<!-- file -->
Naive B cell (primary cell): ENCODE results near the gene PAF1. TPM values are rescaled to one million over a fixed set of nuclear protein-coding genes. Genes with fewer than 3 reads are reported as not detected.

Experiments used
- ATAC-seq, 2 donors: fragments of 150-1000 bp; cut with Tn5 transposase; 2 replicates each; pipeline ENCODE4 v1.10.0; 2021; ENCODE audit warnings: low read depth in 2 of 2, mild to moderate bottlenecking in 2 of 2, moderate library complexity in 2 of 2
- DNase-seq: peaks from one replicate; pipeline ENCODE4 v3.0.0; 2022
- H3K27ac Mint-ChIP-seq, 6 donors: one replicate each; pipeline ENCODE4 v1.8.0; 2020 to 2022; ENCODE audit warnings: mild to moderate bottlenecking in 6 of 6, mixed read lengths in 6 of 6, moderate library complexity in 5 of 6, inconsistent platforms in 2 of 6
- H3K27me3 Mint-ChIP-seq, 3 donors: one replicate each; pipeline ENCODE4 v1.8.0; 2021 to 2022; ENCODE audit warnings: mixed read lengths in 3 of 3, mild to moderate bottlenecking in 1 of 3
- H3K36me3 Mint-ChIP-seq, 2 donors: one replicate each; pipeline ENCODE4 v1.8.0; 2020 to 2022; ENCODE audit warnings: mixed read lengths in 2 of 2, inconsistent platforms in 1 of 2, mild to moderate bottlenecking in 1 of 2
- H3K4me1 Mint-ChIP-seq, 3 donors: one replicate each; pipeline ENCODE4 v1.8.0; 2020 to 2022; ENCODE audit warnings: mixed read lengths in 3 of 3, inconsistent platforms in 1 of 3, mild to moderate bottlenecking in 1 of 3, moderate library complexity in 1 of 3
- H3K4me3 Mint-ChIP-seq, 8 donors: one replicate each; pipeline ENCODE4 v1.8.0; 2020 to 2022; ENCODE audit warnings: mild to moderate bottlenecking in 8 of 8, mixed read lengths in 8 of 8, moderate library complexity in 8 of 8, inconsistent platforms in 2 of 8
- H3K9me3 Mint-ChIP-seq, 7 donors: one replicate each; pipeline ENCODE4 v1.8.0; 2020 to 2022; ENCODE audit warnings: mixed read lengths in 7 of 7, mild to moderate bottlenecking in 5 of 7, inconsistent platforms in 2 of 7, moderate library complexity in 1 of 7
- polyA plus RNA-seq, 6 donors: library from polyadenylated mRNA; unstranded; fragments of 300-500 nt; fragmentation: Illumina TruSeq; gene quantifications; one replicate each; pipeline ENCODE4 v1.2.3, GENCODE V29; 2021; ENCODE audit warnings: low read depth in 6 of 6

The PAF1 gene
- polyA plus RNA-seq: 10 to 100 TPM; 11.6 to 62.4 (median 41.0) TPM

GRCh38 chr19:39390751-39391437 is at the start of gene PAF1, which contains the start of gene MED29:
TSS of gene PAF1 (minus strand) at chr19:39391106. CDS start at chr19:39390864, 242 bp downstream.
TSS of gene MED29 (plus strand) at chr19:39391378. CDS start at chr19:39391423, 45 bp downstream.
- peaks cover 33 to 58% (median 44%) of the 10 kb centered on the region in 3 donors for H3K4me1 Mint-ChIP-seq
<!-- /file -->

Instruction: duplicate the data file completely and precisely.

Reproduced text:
Naive B cell (primary cell): ENCODE results near the gene PAF1. TPM values are rescaled to one million over a fixed set of nuclear protein-coding genes. Genes with fewer than 3 reads are reported as not detected.

Experiments used
- ATAC-seq, 2 donors: fragments of 150-1000 bp; cut with Tn5 transposase; 2 replicates each; pipeline ENCODE4 v1.10.0; 2021; ENCODE audit warnings: low read depth in 2 of 2, mild to moderate bottlenecking in 2 of 2, moderate library complexity in 2 of 2
- DNase-seq: peaks from one replicate; pipeline ENCODE4 v3.0.0; 2022
- H3K27ac Mint-ChIP-seq, 6 donors: one replicate each; pipeline ENCODE4 v1.8.0; 2020 to 2022; ENCODE audit warnings: mild to moderate bottlenecking in 6 of 6, mixed read lengths in 6 of 6, moderate library complexity in 5 of 6, inconsistent platforms in 2 of 6
- H3K27me3 Mint-ChIP-seq, 3 donors: one replicate each; pipeline ENCODE4 v1.8.0; 2021 to 2022; ENCODE audit warnings: mixed read lengths in 3 of 3, mild to moderate bottlenecking in 1 of 3
- H3K36me3 Mint-ChIP-seq, 2 donors: one replicate each; pipeline ENCODE4 v1.8.0; 2020 to 2022; ENCODE audit warnings: mixed read lengths in 2 of 2, inconsistent platforms in 1 of 2, mild to moderate bottlenecking in 1 of 2
- H3K4me1 Mint-ChIP-seq, 3 donors: one replicate each; pipeline ENCODE4 v1.8.0; 2020 to 2022; ENCODE audit warnings: mixed read lengths in 3 of 3, inconsistent platforms in 1 of 3, mild to moderate bottlenecking in 1 of 3, moderate library complexity in 1 of 3
- H3K4me3 Mint-ChIP-seq, 8 donors: one replicate each; pipeline ENCODE4 v1.8.0; 2020 to 2022; ENCODE audit warnings: mild to moderate bottlenecking in 8 of 8, mixed read lengths in 8 of 8, moderate library complexity in 8 of 8, inconsistent platforms in 2 of 8
- H3K9me3 Mint-ChIP-seq, 7 donors: one replicate each; pipeline ENCODE4 v1.8.0; 2020 to 2022; ENCODE audit warnings: mixed read lengths in 7 of 7, mild to moderate bottlenecking in 5 of 7, inconsistent platforms in 2 of 7, moderate library complexity in 1 of 7
- polyA plus RNA-seq, 6 donors: library from polyadenylated mRNA; unstranded; fragments of 300-500 nt; fragmentation: Illumina TruSeq; gene quantifications; one replicate each; pipeline ENCODE4 v1.2.3, GENCODE V29; 2021; ENCODE audit warnings: low read depth in 6 of 6

The PAF1 gene
- polyA plus RNA-seq: 10 to 100 TPM; 11.6 to 62.4 (median 41.0) TPM

GRCh38 chr19:39390751-39391437 is at the start of gene PAF1, which contains the start of gene MED29:
TSS of gene PAF1 (minus strand) at chr19:39391106. CDS start at chr19:39390864, 242 bp downstream.
TSS of gene MED29 (plus strand) at chr19:39391378. CDS start at chr19:39391423, 45 bp downstream.
- peaks cover 33 to 58% (median 44%) of the 10 kb centered on the region in 3 donors for H3K4me1 Mint-ChIP-seq